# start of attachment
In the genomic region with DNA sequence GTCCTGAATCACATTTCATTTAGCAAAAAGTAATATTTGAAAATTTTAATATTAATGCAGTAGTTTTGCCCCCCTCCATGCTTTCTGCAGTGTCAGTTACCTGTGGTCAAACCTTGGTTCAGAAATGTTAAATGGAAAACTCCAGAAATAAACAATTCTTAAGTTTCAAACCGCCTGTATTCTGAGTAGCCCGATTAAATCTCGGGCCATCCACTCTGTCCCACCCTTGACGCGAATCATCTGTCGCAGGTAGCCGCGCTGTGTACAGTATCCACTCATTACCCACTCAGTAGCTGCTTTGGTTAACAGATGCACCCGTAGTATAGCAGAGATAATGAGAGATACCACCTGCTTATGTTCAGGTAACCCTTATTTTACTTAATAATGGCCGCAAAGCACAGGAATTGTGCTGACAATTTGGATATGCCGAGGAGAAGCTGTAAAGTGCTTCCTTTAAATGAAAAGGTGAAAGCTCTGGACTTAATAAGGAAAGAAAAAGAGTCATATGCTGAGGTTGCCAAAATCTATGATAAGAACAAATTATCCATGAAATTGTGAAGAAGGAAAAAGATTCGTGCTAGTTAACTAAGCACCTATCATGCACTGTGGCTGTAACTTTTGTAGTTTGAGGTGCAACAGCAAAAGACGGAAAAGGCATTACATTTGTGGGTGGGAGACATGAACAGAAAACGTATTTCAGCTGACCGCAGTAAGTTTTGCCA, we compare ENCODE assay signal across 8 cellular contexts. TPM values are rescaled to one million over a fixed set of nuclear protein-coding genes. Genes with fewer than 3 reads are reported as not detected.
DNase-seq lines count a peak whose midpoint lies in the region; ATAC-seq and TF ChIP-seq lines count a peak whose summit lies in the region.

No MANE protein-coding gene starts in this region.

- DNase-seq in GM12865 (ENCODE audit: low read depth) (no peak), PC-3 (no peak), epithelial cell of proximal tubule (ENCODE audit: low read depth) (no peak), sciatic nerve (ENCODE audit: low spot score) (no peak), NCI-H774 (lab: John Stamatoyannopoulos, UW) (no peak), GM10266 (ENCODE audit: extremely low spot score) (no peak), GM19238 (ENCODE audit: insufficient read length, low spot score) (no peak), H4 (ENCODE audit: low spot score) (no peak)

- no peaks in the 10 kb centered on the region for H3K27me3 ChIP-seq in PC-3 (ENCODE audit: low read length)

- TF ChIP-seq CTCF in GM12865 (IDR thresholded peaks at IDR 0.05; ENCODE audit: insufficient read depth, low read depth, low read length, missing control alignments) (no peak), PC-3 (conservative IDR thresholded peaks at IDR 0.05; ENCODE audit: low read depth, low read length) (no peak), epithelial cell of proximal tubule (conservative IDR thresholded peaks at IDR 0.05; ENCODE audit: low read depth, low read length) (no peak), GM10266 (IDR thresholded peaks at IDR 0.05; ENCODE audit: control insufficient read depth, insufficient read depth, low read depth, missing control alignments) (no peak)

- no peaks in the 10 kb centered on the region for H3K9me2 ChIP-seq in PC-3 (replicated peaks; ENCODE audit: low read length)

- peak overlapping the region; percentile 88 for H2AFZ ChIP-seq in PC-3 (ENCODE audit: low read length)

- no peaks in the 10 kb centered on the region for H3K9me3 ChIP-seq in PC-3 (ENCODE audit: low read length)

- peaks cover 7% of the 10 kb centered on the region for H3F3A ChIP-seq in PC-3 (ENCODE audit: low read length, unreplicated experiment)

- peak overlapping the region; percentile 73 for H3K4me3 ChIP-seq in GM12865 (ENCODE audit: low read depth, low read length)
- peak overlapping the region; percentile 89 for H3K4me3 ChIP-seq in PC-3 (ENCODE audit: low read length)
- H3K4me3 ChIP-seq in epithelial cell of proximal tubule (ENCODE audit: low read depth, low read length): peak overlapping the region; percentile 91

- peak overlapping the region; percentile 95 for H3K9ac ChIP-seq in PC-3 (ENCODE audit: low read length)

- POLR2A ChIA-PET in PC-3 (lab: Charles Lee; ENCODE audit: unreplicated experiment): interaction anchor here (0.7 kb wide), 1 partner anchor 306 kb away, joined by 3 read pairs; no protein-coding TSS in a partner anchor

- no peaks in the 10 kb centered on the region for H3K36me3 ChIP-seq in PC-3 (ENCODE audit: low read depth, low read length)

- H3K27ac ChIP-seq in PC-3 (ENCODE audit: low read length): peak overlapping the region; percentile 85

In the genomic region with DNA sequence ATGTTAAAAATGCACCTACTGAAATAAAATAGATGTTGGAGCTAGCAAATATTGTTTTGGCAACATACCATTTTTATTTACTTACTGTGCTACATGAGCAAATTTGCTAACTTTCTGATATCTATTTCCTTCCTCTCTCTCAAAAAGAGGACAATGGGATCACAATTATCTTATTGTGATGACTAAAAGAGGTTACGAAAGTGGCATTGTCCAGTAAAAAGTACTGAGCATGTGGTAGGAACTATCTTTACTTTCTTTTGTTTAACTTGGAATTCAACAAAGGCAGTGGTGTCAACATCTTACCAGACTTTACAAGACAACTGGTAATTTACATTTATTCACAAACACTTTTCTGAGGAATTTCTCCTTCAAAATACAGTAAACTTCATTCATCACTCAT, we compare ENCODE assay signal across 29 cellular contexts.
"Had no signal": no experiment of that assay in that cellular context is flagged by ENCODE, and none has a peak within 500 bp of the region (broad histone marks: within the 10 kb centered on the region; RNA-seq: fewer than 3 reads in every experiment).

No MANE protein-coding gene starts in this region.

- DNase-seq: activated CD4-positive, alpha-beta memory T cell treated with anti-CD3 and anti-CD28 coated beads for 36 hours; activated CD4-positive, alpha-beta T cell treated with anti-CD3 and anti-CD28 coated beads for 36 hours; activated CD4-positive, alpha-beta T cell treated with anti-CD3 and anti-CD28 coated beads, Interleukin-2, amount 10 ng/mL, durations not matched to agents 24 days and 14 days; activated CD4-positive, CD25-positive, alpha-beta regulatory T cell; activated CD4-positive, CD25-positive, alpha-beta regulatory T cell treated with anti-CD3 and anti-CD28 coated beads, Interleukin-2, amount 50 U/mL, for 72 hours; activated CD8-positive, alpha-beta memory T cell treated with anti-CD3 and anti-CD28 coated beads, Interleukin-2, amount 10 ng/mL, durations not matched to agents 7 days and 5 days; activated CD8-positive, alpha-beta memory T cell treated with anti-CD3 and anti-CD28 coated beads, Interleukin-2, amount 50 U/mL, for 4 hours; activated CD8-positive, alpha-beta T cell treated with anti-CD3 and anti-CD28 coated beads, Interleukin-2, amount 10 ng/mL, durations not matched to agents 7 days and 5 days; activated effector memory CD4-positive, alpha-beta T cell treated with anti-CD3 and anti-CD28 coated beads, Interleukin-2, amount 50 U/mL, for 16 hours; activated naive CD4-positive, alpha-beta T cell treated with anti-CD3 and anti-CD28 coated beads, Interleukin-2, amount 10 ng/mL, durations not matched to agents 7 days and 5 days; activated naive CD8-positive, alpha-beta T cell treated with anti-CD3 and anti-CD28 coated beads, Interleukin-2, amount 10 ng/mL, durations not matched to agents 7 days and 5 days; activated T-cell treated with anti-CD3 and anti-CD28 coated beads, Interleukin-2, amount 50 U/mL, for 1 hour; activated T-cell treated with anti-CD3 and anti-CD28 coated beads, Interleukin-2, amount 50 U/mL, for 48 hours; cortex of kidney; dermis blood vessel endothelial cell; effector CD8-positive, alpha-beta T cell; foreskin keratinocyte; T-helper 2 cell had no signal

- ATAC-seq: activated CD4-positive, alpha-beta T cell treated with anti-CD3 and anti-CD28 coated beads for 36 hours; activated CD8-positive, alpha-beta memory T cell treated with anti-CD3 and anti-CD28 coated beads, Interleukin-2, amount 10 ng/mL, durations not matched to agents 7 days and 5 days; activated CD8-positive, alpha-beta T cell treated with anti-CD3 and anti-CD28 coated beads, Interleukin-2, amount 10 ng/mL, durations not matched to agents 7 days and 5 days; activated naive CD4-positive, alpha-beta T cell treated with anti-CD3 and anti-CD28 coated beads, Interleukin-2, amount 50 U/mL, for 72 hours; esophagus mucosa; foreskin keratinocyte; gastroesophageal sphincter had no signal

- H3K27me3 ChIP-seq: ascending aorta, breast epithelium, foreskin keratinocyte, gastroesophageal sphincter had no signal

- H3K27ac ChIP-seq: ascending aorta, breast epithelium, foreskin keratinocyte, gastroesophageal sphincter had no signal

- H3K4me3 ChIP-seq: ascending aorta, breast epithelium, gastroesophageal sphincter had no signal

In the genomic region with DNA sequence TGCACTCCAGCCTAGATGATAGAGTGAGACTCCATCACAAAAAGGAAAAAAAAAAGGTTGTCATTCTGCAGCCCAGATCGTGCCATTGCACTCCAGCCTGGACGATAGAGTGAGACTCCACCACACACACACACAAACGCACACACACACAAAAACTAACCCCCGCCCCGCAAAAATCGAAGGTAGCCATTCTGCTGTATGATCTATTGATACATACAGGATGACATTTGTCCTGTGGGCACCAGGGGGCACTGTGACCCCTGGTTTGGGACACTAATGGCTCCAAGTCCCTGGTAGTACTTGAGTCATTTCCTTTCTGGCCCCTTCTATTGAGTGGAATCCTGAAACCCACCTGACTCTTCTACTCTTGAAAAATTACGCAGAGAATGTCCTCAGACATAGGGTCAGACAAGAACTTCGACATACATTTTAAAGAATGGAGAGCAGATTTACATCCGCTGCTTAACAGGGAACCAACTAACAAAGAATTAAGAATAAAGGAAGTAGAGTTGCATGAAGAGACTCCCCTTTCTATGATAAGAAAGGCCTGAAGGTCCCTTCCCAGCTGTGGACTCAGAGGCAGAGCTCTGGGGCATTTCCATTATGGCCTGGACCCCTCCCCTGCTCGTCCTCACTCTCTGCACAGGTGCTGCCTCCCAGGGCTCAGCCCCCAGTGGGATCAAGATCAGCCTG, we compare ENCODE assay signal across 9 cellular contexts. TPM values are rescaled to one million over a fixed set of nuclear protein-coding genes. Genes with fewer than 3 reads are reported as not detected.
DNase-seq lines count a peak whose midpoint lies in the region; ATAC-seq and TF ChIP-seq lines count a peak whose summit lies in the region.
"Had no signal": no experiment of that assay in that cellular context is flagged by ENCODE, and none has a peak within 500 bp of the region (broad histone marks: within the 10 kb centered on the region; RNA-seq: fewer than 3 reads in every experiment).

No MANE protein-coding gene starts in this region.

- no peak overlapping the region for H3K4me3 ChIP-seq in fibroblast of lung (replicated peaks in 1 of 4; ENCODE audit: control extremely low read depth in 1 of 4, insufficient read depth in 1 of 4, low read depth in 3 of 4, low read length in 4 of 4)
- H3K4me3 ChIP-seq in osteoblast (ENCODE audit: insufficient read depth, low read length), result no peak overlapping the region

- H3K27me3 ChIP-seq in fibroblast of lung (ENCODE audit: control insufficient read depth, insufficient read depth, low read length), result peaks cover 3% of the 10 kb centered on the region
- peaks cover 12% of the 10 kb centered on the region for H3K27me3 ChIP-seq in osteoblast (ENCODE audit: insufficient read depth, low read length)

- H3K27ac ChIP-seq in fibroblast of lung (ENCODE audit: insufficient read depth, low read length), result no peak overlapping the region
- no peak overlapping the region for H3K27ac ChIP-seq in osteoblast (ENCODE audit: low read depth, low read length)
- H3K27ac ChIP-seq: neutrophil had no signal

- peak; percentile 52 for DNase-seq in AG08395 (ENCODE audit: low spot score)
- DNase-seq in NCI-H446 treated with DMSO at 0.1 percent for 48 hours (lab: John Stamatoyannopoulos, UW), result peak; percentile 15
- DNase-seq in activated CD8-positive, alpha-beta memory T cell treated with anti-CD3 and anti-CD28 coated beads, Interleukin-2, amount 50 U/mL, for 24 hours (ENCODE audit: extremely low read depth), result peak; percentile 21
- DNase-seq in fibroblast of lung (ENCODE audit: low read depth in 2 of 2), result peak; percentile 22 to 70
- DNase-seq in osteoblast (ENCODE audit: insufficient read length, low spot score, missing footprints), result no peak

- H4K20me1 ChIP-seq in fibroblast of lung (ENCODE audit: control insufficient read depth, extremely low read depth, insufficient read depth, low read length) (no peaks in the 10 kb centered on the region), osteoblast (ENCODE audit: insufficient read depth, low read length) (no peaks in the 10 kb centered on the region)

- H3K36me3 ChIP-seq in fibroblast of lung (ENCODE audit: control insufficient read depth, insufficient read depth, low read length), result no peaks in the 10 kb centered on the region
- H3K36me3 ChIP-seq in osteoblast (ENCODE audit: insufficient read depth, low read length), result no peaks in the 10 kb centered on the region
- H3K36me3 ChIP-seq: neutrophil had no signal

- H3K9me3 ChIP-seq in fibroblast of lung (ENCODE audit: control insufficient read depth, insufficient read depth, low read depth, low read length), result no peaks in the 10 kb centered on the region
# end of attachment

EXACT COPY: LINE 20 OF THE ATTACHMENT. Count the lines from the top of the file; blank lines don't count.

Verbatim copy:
No MANE protein-coding gene starts in this region.